These notes accompany screenings of Jean Renoir’s The Golden Coach on August 15, 16, and 17 in Theater 3.
Critic J. Hoberman was on to something when he linked Jean Renoir’s The Golden Coach with Vincente Minnelli’s The Band Wagon (which we showed a few weeks ago) and Max Ophuls’s final film, Lola Montes. As Hoberman says, “The Golden Coach revels in showmanship. The screen is riotously textural—flaming velvets, lemony satins, blazing patterns of ‘natural’ light.” Since Renoir is at the very apex of the film pyramid, it is sometimes too easy to forget that he was a man perhaps equally devoted in his mind to the theater and its own peculiar set of illusions and delusions. He wrote plays like Orvet and Carola; directed plays like Julius Caesar (his favorite stage work) and The Big Knife (by his friend Clifford Odets); and adapted plays by Maxim Gorky (The Lower Depths) and Prosper Merimee (The Golden Coach) for film. Movies like Nana, French Cancan, and The Golden Coach are essentially backstage dramas, and the characters in Grand Illusion and The Rules of the Game put on shows. His final film was Le Petit Theatre par Jean Renoir, literally bringing an onscreen curtain down on his career.
For the film that emerged as The Golden Coach, Renoir owed almost everything to Anna Magnani. The film is based on commedia dell’Arte, known in its original incarnation as commedia all’impriviso, or comedy of improvisation. As Renoir began to prepare the film with Magnani, he discovered that she was not very good at preparing, that her gift was, indeed, for improvisation. The problem was that the film was be shot in English, a language totally foreign to the actress, and one in which (he feared) she could not improvise. His worries, despite occasional friction between them occasioned by the star’s diva-like behavior, were unfounded. Magnani, after 20 years of filming and having been schooled by Roberto Rossellini (Open City, The Miracle, The Human Voice) and Luchino Visconti (Bellissima), was an authentic professional.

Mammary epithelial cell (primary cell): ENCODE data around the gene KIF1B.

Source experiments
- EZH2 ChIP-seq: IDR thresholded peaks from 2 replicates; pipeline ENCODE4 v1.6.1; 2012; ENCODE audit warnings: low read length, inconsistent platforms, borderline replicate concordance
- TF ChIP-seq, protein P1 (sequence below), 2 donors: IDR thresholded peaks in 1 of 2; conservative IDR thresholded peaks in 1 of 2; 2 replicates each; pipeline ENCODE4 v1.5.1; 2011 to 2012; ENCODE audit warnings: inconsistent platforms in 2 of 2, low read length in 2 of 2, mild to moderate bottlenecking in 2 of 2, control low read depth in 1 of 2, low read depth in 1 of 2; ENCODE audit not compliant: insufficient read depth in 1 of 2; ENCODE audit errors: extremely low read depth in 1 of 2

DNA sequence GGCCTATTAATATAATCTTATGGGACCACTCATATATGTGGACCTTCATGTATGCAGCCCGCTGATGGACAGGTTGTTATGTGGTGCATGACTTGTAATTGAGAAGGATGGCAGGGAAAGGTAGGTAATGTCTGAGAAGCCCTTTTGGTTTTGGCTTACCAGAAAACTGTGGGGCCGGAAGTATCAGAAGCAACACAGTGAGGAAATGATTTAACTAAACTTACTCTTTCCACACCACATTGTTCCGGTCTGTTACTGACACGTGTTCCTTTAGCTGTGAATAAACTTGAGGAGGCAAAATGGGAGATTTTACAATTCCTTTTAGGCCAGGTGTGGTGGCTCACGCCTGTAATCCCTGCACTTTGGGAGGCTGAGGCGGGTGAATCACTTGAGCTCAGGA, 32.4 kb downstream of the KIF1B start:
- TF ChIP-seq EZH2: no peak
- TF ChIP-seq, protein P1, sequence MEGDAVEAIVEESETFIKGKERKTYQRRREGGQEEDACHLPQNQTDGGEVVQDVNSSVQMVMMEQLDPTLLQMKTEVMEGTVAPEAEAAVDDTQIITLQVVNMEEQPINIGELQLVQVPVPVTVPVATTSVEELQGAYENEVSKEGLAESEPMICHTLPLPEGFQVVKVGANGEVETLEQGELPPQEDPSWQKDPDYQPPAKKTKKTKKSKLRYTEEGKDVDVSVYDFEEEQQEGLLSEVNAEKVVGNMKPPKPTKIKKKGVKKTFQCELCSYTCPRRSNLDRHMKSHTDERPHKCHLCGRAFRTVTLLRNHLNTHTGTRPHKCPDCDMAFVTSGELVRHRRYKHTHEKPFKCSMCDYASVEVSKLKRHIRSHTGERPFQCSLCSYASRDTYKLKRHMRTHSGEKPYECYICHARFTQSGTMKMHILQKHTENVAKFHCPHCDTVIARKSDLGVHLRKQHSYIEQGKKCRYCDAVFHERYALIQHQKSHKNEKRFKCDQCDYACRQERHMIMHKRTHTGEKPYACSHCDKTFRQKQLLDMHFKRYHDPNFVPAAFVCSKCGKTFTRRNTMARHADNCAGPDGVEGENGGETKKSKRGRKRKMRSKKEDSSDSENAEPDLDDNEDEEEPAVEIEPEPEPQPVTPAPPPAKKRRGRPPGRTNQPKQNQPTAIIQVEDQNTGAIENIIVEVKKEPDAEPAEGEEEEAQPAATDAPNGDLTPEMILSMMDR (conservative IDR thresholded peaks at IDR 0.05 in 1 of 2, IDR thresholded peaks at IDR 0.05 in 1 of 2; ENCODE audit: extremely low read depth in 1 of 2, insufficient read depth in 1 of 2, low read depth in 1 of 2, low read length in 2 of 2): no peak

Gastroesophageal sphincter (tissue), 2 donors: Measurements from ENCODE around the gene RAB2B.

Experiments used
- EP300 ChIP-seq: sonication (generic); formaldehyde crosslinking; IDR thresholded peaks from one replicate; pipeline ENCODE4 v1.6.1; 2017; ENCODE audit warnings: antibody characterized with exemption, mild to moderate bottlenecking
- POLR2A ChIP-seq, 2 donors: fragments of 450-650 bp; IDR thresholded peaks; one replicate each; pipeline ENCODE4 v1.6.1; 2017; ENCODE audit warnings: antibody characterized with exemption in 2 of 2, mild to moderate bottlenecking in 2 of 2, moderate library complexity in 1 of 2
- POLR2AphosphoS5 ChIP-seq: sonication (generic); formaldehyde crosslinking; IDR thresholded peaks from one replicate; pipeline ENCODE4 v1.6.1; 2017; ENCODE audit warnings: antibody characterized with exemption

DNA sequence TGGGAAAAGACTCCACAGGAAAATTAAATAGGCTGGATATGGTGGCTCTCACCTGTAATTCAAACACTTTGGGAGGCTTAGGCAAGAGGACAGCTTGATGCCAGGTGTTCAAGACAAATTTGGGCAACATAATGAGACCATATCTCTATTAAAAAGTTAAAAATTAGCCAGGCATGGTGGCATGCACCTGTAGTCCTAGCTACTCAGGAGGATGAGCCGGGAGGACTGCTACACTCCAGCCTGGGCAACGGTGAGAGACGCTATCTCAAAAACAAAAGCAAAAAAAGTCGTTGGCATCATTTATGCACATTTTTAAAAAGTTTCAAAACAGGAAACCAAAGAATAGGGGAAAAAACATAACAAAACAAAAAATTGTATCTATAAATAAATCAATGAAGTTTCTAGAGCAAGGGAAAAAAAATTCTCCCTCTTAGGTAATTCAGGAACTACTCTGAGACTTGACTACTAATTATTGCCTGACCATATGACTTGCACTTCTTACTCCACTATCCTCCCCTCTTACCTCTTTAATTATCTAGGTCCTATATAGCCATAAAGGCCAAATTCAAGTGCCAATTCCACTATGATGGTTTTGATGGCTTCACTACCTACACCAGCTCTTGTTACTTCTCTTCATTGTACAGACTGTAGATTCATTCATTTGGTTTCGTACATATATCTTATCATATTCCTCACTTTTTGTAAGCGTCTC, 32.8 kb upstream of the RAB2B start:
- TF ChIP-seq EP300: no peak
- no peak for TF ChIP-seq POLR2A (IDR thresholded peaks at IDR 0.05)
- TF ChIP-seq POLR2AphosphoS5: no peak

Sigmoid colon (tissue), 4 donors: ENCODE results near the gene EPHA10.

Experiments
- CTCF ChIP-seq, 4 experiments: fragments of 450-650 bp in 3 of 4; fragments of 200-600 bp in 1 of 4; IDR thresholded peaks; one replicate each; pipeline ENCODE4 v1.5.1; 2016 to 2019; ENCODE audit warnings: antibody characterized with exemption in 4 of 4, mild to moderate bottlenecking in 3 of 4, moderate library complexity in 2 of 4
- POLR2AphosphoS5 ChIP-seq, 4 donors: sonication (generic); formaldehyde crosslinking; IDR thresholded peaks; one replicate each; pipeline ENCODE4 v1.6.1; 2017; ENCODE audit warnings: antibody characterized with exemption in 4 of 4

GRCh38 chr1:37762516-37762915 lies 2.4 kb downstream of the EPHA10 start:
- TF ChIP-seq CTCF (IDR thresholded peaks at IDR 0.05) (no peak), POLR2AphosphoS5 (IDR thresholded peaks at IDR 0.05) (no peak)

“Authenticity” is the word Robin Wood cites in describing her, and he believes The Golden Coach features her greatest performance: “Magnani…, in the film’s final paradox, retreats back into the theater as the only place where, by consciously acting roles, she can be herself. It is a film that calls into question the very concept of authenticity and asks whether we do not, everywhere and always, act.” Or, as Renoir put it, “I tried to erase the borders…between the representation of reality and the reality itself. I tried to establish a kind of confusion between acting on a theatrical stage and acting in life.”
At the climax of the film, one of Camilla’s (Magnani’s) lovers addresses her: “You were not made for what is called life. Your place is among us, the actors, acrobats, mimes, clowns, jugglers. You will find your happiness only on stage each night for the two hours in which you ply your craft as an actress, that is, when you forget yourself. Through the characters that you will incarnate, you will perhaps find the real Camilla.” Francois Truffaut pointed out that this speech represented Renoir’s “artistic testament.” Truffaut also reminds us that earlier in his career, Renoir had acted in some of his films, most notably as Octave in The Rules of the Game. In that film, which is structurally similar to The Golden Coach, Octave in effect serves as an onscreen director of the action. The auteur has stepped in front of the camera, has set foot upon the stage, has entered the screen like Buster Keaton in Sherlock, Jr. For a long time, Jean Renoir had wanted to reframe reality, to erase the borders, to establish a kind of confusion, to break the rules of the game.